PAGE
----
Assignment 4: Creating and Presenting Team Digital Exhibit
The team digital exhibit consists of several components: identifying and contacting appropriate community members of the black dance community in Columbus, conducting community oral history interviews and collecting literacy narratives, uploading those narratives to the DALN, analyzing those literacy narratives, editing narratives to include in the digital exhibit, preparing a polished version of the digital exhibit, and presenting your project during the community sharing night. To conduct your literacy interviews, you will check out audio or video equipment from the English Department’s Digital Media Project (DMP) or Classroom Services.
Working in teams of four or five students, each team will be responsible for conducting ten-twelve oral history interviews about literacy with members of the dance community. Working in teams allows students to support one another with the technical set-up (managing the camera/recorder, checking sound and light conditions) and the interview (including introductions, forms, interviews), though all students can and should be responsible for all aspects of recording sessions. Note: Collaborative work is challenging, but much primary research across disciplines is conducted collaboratively. I expect each team member to pull his or her weight, and teams are responsible for dividing their work equitably, though you should contact me early if problems arise. Keep in touch with one another. Each member of the team will receive the same grade for this assignment.
Finding Interviewees, Scheduling Collections
Every team member, led by graduate student team leaders, will work to identify community members who will agree to record and preserve their literacy narratives.
Conducting Interviews, Uploading Narratives to the DALN
You can check out from the DMP or Classroom Services all of the equipment you will need to conduct your interviews (we are using very simple audio and/or video recorders). Alternatively, you may use your own equipment, but you are responsible for ensuring that the audio and video quality are adequate and that the format of the interview files work with the software we use in class and with the DALN. We will compose checklists for conducting oral history interviews, including questions to ask and forms you will need to ask contributors to complete. We will upload the first set of narratives to the DALN in class, after which you may need to do some or all of the work in your team.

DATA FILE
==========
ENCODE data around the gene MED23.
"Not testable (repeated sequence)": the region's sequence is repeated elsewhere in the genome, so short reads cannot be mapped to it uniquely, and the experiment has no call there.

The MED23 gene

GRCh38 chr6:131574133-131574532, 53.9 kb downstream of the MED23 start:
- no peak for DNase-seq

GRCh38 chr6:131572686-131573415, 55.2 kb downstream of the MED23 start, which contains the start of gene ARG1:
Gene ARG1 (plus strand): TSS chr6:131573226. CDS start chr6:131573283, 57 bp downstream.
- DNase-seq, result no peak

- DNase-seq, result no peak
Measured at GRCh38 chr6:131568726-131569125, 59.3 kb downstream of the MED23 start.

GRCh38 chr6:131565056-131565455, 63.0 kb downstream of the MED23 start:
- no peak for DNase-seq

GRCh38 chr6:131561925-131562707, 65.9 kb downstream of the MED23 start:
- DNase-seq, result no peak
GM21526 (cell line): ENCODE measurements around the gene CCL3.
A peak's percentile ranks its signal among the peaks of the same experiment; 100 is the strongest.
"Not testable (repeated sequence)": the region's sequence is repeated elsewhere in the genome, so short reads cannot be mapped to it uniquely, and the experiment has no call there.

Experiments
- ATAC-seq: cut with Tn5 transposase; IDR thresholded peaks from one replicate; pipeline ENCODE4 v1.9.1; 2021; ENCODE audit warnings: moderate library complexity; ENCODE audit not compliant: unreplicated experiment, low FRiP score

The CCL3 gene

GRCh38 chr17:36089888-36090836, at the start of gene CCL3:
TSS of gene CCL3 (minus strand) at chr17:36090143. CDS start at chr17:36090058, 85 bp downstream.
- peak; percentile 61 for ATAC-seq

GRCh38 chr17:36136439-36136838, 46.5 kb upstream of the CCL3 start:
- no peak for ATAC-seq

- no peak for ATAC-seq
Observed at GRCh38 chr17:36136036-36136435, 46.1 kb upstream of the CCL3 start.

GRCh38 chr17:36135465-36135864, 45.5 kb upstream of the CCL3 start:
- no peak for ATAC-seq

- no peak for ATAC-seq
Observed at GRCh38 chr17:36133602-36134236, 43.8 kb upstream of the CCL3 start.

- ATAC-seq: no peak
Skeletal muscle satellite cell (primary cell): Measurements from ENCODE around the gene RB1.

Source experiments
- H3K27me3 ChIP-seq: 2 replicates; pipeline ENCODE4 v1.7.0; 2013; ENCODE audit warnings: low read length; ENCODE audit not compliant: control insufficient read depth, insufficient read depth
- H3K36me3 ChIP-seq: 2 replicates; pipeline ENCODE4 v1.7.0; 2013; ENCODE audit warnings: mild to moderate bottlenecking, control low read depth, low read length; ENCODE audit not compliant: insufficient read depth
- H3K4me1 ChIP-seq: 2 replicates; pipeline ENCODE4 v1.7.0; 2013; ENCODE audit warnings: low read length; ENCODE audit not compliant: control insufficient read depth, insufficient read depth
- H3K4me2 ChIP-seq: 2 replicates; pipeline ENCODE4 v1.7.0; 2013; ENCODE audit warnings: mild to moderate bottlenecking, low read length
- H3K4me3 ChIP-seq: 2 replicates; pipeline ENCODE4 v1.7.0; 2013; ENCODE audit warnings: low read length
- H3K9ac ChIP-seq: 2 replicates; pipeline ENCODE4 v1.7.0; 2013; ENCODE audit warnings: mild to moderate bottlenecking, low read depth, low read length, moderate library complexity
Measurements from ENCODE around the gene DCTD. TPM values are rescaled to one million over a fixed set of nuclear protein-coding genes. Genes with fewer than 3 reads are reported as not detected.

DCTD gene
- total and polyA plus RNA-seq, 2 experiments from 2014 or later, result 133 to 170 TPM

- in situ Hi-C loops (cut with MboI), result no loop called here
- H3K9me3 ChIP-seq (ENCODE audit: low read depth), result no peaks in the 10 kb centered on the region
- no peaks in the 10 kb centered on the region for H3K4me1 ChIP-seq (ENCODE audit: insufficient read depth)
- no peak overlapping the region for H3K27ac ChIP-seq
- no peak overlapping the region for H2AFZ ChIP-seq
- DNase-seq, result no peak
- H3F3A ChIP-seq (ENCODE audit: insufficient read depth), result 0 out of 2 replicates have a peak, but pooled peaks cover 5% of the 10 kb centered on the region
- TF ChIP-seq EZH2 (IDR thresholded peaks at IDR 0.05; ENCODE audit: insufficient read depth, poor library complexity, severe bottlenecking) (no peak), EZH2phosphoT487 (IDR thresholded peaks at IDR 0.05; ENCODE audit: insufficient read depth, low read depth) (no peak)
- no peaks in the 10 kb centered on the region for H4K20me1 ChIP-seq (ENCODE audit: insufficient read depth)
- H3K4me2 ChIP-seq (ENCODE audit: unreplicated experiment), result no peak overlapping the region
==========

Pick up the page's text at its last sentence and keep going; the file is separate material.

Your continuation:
Documents, Reflections, and Analysis
The literacy narratives you collect constitute the main “product” by which your work on this assignment will be evaluated. In addition, because these narratives will become the primary source for your final assignment, I will also ask you to turn in a summary of your field notes (e.g., notes about the place in which you conducted your interview, the circumstances of the interview, contextual information provided by your interviewee—more about this later) and, if available, contextual documents (text or images) provided by your interviewees. Your team may collect still images as well as artifacts from your interviewees.
The Final Project
Your digital exhibit should be multimodal (i.e., an iMovie, an audio essay, a web site, Pecha Kucha, or some other multimodal text. Each of the interviewees must be represented in the final version of the exhibit. You will need to compose a coherent, thoughtful exhibit that tells the literacy stories of the dance community participants. Your exhibit should, like any good composition, have an interesting introduction with a main point, be clearly organized, offer appropriate examples and details, and grab the audience’s attention. In its final form, it should be no more than eight minutes. Think of the exhibit as digital literacy narrative of sorts. Each team should prepare a 500-750 word Introduction to accompany your exhibit that is similar to what you may find at an art museum or library.
During the final week of class, each student should prepare a one-two page, singe-spaced self-reflection on your writing/composing experience in the various formats required for the class. This reflection is different from a course evaluation. Consider the reflection an opportunity for you to reflect on your growth as a thinker, writer, and researcher and to reconsider how you understand the role of literacy in the U.S. experience. Every student must turn in a reflection (on Carmen) by December 4.
Turn in your team exhibit to me on a DVD or flash drive.
Digital Exhibit Evaluation Criteria
1. Fulfills all components of the assignment
2. Captures attention of audience
3. Is informative
4. Provides appropriate context
a. Provides historical background
b. Provides scholarly context
c. Contextualizes topic
5. Makes use of appropriate evidence
a. Include appropriate video clips
b. Include quotes from secondary sources (if necessary)
6. Shows clear purpose and major point(s)
7. Has coherent argument/narrative
8. Is logically organized: introduction, body, conclusion
9. Uses smooth transitions
10. Includes reasonable and visible claims
11. Includes an appropriate and deliberate conclusion
12. Has quality video and video
a. Identify speakers
b. Identify images (where appropriate)
c. Use appropriate music
- November 12 Partial Draft of Digital Exhibit
- November 19 Full Draft of Digital Exhibit
- December 3 Final Draft and Presentation of Digital Exhibit
- December 4 Written Self-Reflections (on Carmen)